Improve your life in 2024 by following our Life, But Better advice for sleep, food, fitness, stress reduction and more. Start with our science-backed guidance on how to make your life greener.
It sounds like such a great resolution for the new year: I’m going to live greener. But what would it actually take to live a life that’s better for our planet, when so much of the harm done is beyond our control?
The climate crisis is not your fault, but that doesn’t mean there’s nothing you can do. Collectively, we can have a positive impact by making some pretty basic lifestyle changes.
Here are five easy ways to get started in 2024.
Cut meat from just one meal a week
Rib-eye steaks and juicy cheeseburgers are huge contributors to the climate crisis. Raising beef generates a large amount of methane — a powerful planet-warming gas. It also takes a lot of energy to grow food to feed animals, which is why lamb, pork and poultry also have a significant climate impact.
Eating a plant-heavy diet tops the list of Earth-friendly changes, but you don’t need to give up meat entirely to have an impact. If you’re eating meat every day, try cutting it from the menu one day a week.
If you can’t stand the thought of giving up meat entirely, stick with poultry — it has the lowest climate impact.
Living car-free is one of the best things you can do to help rein in the climate crisis, but doing so is not possible for most people.
Instead, try to master the art of eco-driving. High speeds, hard acceleration and hard braking wastes fuel and can reduce your car’s fuel efficiency by up to 30% on the highway. Using four-wheel drive also decreases efficiency, so turn that off when you don’t really need it.
Speeds around 55 miles per hour (88 kilometers per hour) are great for fuel efficiency if you’re driving a non-hybrid, gas-powered car. Anything over that, and you’re burning more gas than you need to.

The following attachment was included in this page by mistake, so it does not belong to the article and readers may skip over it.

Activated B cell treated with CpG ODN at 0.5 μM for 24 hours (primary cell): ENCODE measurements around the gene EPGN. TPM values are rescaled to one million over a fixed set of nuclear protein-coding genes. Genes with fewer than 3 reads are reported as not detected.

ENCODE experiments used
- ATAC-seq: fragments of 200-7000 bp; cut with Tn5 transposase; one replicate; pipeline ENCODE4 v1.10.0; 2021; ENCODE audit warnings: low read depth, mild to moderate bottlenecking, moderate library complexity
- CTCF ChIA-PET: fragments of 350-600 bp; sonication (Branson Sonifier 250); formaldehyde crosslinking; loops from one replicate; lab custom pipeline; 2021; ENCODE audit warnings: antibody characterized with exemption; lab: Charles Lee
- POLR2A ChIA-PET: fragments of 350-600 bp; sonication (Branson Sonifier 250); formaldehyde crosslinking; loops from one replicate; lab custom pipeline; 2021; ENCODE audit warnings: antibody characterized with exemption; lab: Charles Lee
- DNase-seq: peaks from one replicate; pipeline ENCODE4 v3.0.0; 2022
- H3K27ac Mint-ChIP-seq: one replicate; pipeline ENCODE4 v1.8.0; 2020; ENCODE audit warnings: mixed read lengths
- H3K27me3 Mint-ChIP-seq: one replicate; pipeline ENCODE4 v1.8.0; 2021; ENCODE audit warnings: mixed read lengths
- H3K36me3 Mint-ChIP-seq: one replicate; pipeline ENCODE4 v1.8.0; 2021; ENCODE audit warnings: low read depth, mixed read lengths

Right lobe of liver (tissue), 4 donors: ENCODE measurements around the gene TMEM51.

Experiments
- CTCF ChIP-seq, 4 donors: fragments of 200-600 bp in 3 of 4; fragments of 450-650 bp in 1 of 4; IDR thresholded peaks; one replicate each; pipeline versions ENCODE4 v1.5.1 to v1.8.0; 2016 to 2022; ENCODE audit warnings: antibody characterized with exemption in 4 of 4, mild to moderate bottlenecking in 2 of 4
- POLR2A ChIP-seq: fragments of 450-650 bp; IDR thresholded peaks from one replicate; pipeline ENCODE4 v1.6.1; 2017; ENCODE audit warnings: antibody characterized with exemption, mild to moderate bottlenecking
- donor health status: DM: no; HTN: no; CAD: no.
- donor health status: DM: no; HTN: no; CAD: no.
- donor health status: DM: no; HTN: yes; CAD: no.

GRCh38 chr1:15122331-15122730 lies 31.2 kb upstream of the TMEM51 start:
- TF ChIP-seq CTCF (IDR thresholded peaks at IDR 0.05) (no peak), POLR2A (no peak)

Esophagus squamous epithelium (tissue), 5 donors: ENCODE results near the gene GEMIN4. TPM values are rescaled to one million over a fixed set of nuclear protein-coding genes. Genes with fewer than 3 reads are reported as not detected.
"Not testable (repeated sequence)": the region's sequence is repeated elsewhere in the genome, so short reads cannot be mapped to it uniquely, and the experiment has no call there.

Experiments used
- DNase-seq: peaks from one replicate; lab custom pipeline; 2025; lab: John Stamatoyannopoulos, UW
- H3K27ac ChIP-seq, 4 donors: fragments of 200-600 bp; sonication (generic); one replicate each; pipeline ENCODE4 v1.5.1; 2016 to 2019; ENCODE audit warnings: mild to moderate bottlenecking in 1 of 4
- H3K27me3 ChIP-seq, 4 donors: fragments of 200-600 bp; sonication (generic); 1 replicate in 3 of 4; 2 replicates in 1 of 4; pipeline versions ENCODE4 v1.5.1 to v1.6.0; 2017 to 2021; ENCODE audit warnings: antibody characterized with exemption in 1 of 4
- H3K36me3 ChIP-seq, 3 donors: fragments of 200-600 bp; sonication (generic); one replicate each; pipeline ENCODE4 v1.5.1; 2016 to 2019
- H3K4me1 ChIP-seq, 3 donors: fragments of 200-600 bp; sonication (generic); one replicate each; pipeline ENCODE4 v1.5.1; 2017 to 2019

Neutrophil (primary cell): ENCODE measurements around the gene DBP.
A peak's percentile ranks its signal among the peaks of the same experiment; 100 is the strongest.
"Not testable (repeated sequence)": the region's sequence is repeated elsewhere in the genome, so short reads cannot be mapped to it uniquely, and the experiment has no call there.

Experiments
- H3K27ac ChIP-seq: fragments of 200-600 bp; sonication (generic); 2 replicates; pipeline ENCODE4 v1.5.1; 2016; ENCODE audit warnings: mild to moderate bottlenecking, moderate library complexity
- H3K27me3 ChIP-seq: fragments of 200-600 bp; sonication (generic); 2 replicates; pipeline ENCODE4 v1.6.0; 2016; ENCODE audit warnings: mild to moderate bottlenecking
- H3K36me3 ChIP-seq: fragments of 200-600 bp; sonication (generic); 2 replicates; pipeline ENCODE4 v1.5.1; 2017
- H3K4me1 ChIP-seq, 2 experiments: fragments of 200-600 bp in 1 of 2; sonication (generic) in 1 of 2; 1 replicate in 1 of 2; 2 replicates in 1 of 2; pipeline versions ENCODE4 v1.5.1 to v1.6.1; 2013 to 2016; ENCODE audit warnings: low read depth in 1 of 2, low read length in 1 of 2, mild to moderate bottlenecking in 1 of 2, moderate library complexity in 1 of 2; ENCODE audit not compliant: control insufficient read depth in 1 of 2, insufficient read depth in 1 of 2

Call your utility to ask for a clean energy option
Homes are becoming more energy efficient, but they are also getting bigger. Combine this size with higher summer temperatures and more electronics to power, and you have a recipe for an upward trend in home electricity use.
Whether you own or rent, resolve to call your electric utility and ask if you can pay for renewable energy such as solar or wind. Even if it doesn’t offer renewable energy, you’ve at least shown your utility that you’re interested in it and it’s something for which you’re willing to pay.
Take one less flight this year
Could you create the kind of trip you’re aiming for within driving or train distance? Driving has a lower climate impact than flying, especially as cars become more fuel efficient. Driving also costs less than flying, even when gas prices are at record highs.
It also helps to avoid business- or first-class seats, because those sections carry fewer people and thus come at a climate premium.
And be strategic about your travel. Consider taking one long vacation a year instead of two shorter ones if they require flying. You still get the same amount of fun in the sun but with half the number of flights.
Start a conversation
Personal action is necessary to help solve the climate crisis. But it’s not sufficient. We should minimize our climate impact wherever possible, but policymakers and industry leaders also need to make big strides as soon as possible.
In the meantime, start a conversation in your city, church or workplace about how your community can do better.
“We need companies to change, as well as cities and churches, schools and universities, businesses and organizations,” said Katharine Hayhoe, a distinguished climate professor at Texas Tech University and chief scientist at The Nature Conservancy.
“And no matter who they are, or where they are, that change begins when someone starts a conversation — about why climate change matters to them, and what they can do to make a difference.”
Editor’s note: Not sure how to establish a habit? Try out behavioral scientist Katy Milkman’s five strategies for nailing your New Year’s resolutions.